Little ghosts and goblins will trick-or-treat to collect as much candy as they can this Halloween, but it’s not just kids who will enjoy the treats. Nearly 80 percent of parents admit they eat their children’s Halloween candy, according to the Delta Dental Children’s Oral Health Survey.1 But some candies have the potential to do more damage to teeth than others.
The best way to protect teeth from decay is to have candy in small portions at limited times, such as after a meal, as dessert or at regular snack times. Nearly 90 percent of parents say their kids consume Halloween candy this way.1 Choose candy that melts and disappears quickly. The longer teeth are exposed to sugar, the longer bacteria can feed on it, which could produce cavity-causing acid.
While no sweets are good for teeth, some are less harmful than others. We rated the best and worst treats for teeth on a scale of 1 to 5, with 1 being least harmful.
Sugar-free candy and gum with xylitol Sugar-free foods don’t contain sugar that can feed on the bacteria in the mouth and produce decay-causing acids. Gum and candy with xylitol may actually protect teeth by reducing the acids produced by bacteria and increasing saliva to rinse away excess sugars and acids.
Our survey says 44 percent of kids eat sugar-free candy at Halloween.1
Powdery candy (such as sugar straws) Sure, powdery candy is packed with pure sugar. But powdery candy dissolves quickly and doesn’t stick to the teeth.
Chocolate (such as candy bars) Chocolate dissolves quickly in the mouth and can be eaten easily, which decreases the amount of time sugar stays in contact with teeth. And calcium could help protect tooth enamel. However, chocolate with fillings, such as caramel and nuts, is a lot more harmful for teeth than the plain variety.
Our survey says 86 percent of kids eat chocolate at Halloween. 1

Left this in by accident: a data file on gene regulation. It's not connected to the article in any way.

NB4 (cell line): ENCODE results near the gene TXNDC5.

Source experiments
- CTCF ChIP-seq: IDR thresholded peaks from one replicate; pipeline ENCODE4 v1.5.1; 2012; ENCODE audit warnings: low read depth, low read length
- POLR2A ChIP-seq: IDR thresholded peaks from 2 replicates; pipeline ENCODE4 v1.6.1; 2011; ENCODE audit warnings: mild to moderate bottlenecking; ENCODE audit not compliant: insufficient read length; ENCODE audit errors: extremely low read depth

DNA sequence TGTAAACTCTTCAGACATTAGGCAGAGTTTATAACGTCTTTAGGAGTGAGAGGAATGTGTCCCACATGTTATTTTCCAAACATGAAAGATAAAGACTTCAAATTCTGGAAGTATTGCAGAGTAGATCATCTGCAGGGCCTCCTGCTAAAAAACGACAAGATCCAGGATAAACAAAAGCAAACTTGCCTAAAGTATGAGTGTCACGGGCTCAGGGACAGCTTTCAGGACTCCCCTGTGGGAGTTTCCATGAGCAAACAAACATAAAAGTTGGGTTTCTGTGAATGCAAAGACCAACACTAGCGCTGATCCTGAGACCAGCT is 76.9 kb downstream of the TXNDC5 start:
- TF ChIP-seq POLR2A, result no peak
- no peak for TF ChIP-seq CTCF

Hard candy (such as lollipops or mints) Hard candy is tough on teeth because it tends to be sucked on at a leisurely pace for an extended period of time. Plus, chomping down on hard candy can chip or break teeth.
Our survey says 50 percent of kids eat hard candy at Halloween. 1
Chewy candy (such as caramels or gummies) Chewy, sticky treats are particularly damaging because they are high in sugar, spend a prolonged amount of time stuck to teeth and are more difficult for saliva to break down.
Our survey says 57 percent of kids eat chewy candy at Halloween. 1
Another way to protect teeth is to give kids something other than candy. Nearly 25 percent of parents hand out non-candy items to trick-or-treaters, such as toys, money or fruit.1
For additional tips on how to help keep children’s teeth healthy during Halloween and all year long, visit the Tooth Fairy’s Halloween website at www.toothfairytrickytreats.com.
1 Morpace Inc. conducted the 2013 Delta Dental Children’s Oral Health Survey. Interviews were conducted nationally via the Internet with 926 primary caregivers of children from birth to age 11. For results based on the total sample of national adults, the margin of error is ±3.2 percentage points at a 95 percent confidence level.
Poor and infrequent brushing may be major obstacles keeping children from having excellent oral health and are the areas that cause caregivers the greatest concern.